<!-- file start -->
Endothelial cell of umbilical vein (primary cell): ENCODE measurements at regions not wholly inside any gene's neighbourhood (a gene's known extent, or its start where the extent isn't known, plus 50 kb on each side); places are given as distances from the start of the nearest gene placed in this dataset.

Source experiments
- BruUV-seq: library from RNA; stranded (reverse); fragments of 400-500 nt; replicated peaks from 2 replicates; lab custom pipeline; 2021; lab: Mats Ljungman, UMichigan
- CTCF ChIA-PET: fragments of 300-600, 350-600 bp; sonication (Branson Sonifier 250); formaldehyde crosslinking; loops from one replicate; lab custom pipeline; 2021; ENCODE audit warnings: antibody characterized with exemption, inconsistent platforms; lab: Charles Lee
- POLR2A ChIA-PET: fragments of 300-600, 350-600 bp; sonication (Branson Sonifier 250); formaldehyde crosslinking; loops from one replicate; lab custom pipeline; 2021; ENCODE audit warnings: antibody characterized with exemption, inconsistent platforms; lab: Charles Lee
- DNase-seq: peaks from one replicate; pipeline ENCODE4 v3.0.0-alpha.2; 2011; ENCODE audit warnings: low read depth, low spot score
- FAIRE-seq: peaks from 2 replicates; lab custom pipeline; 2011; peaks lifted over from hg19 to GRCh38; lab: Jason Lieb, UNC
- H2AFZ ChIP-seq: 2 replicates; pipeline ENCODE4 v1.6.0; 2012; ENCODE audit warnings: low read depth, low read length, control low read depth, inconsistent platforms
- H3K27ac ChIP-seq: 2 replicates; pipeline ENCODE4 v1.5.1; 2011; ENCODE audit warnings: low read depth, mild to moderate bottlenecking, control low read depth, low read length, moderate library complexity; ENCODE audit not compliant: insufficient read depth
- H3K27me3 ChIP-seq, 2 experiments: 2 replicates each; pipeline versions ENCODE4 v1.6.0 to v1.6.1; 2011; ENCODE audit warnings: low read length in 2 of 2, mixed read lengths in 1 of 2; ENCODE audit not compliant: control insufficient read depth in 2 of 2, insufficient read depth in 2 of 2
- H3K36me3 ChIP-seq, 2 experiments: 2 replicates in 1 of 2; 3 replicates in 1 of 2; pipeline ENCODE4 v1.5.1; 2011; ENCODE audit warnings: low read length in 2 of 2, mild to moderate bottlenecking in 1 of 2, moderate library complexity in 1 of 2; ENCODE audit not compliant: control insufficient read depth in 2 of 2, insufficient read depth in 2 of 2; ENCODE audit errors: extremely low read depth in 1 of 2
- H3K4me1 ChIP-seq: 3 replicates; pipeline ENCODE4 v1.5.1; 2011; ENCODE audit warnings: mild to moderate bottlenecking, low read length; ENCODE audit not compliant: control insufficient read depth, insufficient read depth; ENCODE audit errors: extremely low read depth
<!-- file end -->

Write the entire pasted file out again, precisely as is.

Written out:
Endothelial cell of umbilical vein (primary cell): ENCODE measurements at regions not wholly inside any gene's neighbourhood (a gene's known extent, or its start where the extent isn't known, plus 50 kb on each side); places are given as distances from the start of the nearest gene placed in this dataset.

Source experiments
- BruUV-seq: library from RNA; stranded (reverse); fragments of 400-500 nt; replicated peaks from 2 replicates; lab custom pipeline; 2021; lab: Mats Ljungman, UMichigan
- CTCF ChIA-PET: fragments of 300-600, 350-600 bp; sonication (Branson Sonifier 250); formaldehyde crosslinking; loops from one replicate; lab custom pipeline; 2021; ENCODE audit warnings: antibody characterized with exemption, inconsistent platforms; lab: Charles Lee
- POLR2A ChIA-PET: fragments of 300-600, 350-600 bp; sonication (Branson Sonifier 250); formaldehyde crosslinking; loops from one replicate; lab custom pipeline; 2021; ENCODE audit warnings: antibody characterized with exemption, inconsistent platforms; lab: Charles Lee
- DNase-seq: peaks from one replicate; pipeline ENCODE4 v3.0.0-alpha.2; 2011; ENCODE audit warnings: low read depth, low spot score
- FAIRE-seq: peaks from 2 replicates; lab custom pipeline; 2011; peaks lifted over from hg19 to GRCh38; lab: Jason Lieb, UNC
- H2AFZ ChIP-seq: 2 replicates; pipeline ENCODE4 v1.6.0; 2012; ENCODE audit warnings: low read depth, low read length, control low read depth, inconsistent platforms
- H3K27ac ChIP-seq: 2 replicates; pipeline ENCODE4 v1.5.1; 2011; ENCODE audit warnings: low read depth, mild to moderate bottlenecking, control low read depth, low read length, moderate library complexity; ENCODE audit not compliant: insufficient read depth
- H3K27me3 ChIP-seq, 2 experiments: 2 replicates each; pipeline versions ENCODE4 v1.6.0 to v1.6.1; 2011; ENCODE audit warnings: low read length in 2 of 2, mixed read lengths in 1 of 2; ENCODE audit not compliant: control insufficient read depth in 2 of 2, insufficient read depth in 2 of 2
- H3K36me3 ChIP-seq, 2 experiments: 2 replicates in 1 of 2; 3 replicates in 1 of 2; pipeline ENCODE4 v1.5.1; 2011; ENCODE audit warnings: low read length in 2 of 2, mild to moderate bottlenecking in 1 of 2, moderate library complexity in 1 of 2; ENCODE audit not compliant: control insufficient read depth in 2 of 2, insufficient read depth in 2 of 2; ENCODE audit errors: extremely low read depth in 1 of 2
- H3K4me1 ChIP-seq: 3 replicates; pipeline ENCODE4 v1.5.1; 2011; ENCODE audit warnings: mild to moderate bottlenecking, low read length; ENCODE audit not compliant: control insufficient read depth, insufficient read depth; ENCODE audit errors: extremely low read depth